A few years ago I replace the fuel pump relay. A few weeks ago, I went to start it, no dice. After a bit checking fuses, pulled the pump relay, put back in the original unit, fired right up. That replacement relay didnt last very long I thought. Went for a run, 40 mins out, died. Pump relay was hot to the touch. Bridged the relay, got home. mmmmmm. put in a generic 53 relay, pump started at turn on, I though OK, that will get me around until I can replace it. Went to start it today, brief catch, stopped. Bridged the pump relay , no pump....wriggled fuse 13 (listed by 928 specialist chart as pump), nothing. bridged releay again, and caught a spark out the corner of my eye, too far to the right to be 13....plugged the releay bridge in, wriggled fuses rightwards...fuse 22! Loose - no pressure on the ends, and the contact caps are not at all bright, or marked by contact. Put in one of my blade fuse holders, now have pump reliably. Went to start it, but could only get small catches, wouldnt take any throttle with the generic 53 relay. Put the OLD relay in, caught and ran fine right away. Looks like a 53 isnt a usable temporary fix, at least at a cold start, with CIS. Now I suspect that the relay failures have been caused by poor contact at the fuses causing an increase in current .....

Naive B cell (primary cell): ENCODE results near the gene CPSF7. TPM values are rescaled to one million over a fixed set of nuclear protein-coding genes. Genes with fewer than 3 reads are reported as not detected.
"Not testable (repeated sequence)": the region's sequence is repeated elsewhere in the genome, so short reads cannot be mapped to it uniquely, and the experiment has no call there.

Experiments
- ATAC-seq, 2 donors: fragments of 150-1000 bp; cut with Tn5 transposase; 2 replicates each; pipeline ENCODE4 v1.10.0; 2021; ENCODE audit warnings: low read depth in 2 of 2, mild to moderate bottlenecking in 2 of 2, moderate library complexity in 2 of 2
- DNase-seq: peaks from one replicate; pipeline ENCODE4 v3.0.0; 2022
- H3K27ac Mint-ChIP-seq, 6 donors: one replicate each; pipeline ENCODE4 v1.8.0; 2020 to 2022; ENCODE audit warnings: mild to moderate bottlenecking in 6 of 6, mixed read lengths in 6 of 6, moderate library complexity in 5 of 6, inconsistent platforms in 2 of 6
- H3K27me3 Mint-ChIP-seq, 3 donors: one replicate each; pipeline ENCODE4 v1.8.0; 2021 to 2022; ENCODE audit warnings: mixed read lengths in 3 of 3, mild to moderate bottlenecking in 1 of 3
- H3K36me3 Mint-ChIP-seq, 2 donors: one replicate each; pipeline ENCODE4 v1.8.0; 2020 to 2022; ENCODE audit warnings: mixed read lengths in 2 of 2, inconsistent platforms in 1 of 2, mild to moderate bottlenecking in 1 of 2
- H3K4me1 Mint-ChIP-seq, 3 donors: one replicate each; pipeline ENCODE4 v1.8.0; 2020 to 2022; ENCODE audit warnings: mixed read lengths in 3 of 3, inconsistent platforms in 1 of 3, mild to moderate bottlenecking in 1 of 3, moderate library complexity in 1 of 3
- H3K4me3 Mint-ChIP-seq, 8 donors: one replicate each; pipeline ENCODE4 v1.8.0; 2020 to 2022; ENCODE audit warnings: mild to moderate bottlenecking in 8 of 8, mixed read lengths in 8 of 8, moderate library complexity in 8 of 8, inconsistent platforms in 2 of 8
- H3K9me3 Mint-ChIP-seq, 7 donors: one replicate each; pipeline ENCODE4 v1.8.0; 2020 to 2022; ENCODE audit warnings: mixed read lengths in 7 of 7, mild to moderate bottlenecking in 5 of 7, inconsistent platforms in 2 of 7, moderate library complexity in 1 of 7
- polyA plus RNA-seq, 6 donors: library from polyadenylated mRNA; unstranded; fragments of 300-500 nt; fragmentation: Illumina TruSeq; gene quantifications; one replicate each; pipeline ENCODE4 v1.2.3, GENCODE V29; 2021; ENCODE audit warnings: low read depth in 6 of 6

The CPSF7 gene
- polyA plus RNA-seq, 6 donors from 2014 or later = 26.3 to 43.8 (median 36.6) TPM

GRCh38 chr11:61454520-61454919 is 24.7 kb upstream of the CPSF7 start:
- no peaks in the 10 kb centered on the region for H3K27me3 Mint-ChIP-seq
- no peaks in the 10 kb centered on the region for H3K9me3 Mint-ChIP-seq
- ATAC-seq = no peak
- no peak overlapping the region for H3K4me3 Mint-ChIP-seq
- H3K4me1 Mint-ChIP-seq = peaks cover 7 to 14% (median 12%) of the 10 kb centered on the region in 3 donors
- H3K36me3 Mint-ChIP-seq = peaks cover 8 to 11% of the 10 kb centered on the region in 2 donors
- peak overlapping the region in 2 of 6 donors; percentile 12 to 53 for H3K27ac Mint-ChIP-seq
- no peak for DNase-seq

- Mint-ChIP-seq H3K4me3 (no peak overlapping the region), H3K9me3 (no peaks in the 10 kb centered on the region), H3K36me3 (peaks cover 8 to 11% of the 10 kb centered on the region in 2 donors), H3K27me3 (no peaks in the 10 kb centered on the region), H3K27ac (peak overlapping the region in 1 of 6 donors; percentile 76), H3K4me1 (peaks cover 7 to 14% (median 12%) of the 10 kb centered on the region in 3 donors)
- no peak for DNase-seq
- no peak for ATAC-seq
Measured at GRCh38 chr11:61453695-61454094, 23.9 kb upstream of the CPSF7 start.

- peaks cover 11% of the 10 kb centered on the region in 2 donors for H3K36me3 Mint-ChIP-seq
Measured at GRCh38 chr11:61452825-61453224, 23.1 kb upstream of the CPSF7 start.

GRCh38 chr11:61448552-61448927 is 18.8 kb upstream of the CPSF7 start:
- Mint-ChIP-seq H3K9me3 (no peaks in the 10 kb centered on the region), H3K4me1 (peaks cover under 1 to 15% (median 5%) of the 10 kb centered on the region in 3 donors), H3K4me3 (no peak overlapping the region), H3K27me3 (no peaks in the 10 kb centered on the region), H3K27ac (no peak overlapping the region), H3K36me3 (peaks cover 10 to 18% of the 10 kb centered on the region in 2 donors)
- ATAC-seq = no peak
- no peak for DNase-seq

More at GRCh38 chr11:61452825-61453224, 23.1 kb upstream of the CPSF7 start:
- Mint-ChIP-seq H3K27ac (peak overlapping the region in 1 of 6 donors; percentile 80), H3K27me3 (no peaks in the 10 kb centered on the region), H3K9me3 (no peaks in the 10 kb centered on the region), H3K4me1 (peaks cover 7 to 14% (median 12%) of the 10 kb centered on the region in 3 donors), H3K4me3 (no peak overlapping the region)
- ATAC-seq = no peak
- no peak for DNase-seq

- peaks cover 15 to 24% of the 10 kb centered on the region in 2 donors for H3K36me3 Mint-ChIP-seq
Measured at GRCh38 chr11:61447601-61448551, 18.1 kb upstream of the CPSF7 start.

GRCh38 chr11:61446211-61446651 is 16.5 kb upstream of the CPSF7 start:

About to send out some test fuse holders to a couple of users here, and a pair to Alan next week.
Looks like I have to use an earlier NY fuse chart, or at least the list in the Owner's Manual.
jp 83 Euro S AT 54k
I'm with ya, John. I don't believe the 53 relays are 'cutting it' on the CIS cars.
Had a very similar experience to the one you shared.

I like your mini-blade fuse block idea, in particular, for isolated single fuse concerns (like the #22 FP).
Took me a little to figure out how you executed it, but get it now. I'm a little concerned about solder break where the wide male terminal solders to the block.

I checked into design feasibility of using the std. blade fuse, and more of them in a row (5 or 10), mounted to a PCB. Seemed quite possibly except for there are no "off the shelf" wide terminals (.32") that work in a thru-hole PCB design. Would need a custom solution (progressive die stamping) for a custom terminal.
Not out of the question, just not in the cards for me right now.

Like I said, I really like what you are doing. The torpedo fuses are riddled with potential problems.
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Old 02-05-2012, 11:54 AM
  #50  
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I think this is on the right track...maybe the lower connector could be side mount to move the mini blade holder to sit lower in the fuse panel


Originally Posted by jpitman2 View Post
Ok, what does anybody think of this idea? The fuseholder is mini-blade (I think, I have a few different size floating around), from Keystone (19.8mm long). one connector is female 1/4" blade with a male blade on the other end. The connector is a 5/16 female with the top cut off. The two pins of each end's socket are soldered (pronounced with an L!) to the connectors. Its fit into board is very good and tight (since I have tightened the females), and it lines up perfectly. Not sure where I can get more of this type of 1/4" female yet...The fuse blade clips have some freedom of movement in the plastic body, so they can slef align some.